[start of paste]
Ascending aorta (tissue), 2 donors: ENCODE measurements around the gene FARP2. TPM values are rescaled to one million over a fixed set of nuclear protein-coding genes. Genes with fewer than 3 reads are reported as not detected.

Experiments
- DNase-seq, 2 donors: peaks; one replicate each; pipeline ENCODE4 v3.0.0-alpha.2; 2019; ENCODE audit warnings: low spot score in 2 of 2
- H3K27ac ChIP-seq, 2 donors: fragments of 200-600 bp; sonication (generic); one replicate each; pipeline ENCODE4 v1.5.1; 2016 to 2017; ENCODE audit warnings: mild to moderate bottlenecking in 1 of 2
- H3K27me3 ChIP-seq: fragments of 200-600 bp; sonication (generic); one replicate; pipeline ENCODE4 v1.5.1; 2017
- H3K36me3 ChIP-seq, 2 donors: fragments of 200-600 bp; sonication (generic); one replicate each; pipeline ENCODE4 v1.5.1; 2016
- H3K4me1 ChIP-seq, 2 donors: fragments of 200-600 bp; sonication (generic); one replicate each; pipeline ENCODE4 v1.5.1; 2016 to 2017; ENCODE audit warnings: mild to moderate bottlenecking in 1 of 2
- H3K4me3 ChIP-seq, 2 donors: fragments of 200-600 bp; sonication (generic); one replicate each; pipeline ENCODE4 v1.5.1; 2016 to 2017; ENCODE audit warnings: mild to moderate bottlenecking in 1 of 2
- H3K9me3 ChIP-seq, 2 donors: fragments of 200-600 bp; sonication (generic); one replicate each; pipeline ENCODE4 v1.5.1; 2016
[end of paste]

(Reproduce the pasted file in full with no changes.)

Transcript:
Ascending aorta (tissue), 2 donors: ENCODE measurements around the gene FARP2. TPM values are rescaled to one million over a fixed set of nuclear protein-coding genes. Genes with fewer than 3 reads are reported as not detected.

Experiments
- DNase-seq, 2 donors: peaks; one replicate each; pipeline ENCODE4 v3.0.0-alpha.2; 2019; ENCODE audit warnings: low spot score in 2 of 2
- H3K27ac ChIP-seq, 2 donors: fragments of 200-600 bp; sonication (generic); one replicate each; pipeline ENCODE4 v1.5.1; 2016 to 2017; ENCODE audit warnings: mild to moderate bottlenecking in 1 of 2
- H3K27me3 ChIP-seq: fragments of 200-600 bp; sonication (generic); one replicate; pipeline ENCODE4 v1.5.1; 2017
- H3K36me3 ChIP-seq, 2 donors: fragments of 200-600 bp; sonication (generic); one replicate each; pipeline ENCODE4 v1.5.1; 2016
- H3K4me1 ChIP-seq, 2 donors: fragments of 200-600 bp; sonication (generic); one replicate each; pipeline ENCODE4 v1.5.1; 2016 to 2017; ENCODE audit warnings: mild to moderate bottlenecking in 1 of 2
- H3K4me3 ChIP-seq, 2 donors: fragments of 200-600 bp; sonication (generic); one replicate each; pipeline ENCODE4 v1.5.1; 2016 to 2017; ENCODE audit warnings: mild to moderate bottlenecking in 1 of 2
- H3K9me3 ChIP-seq, 2 donors: fragments of 200-600 bp; sonication (generic); one replicate each; pipeline ENCODE4 v1.5.1; 2016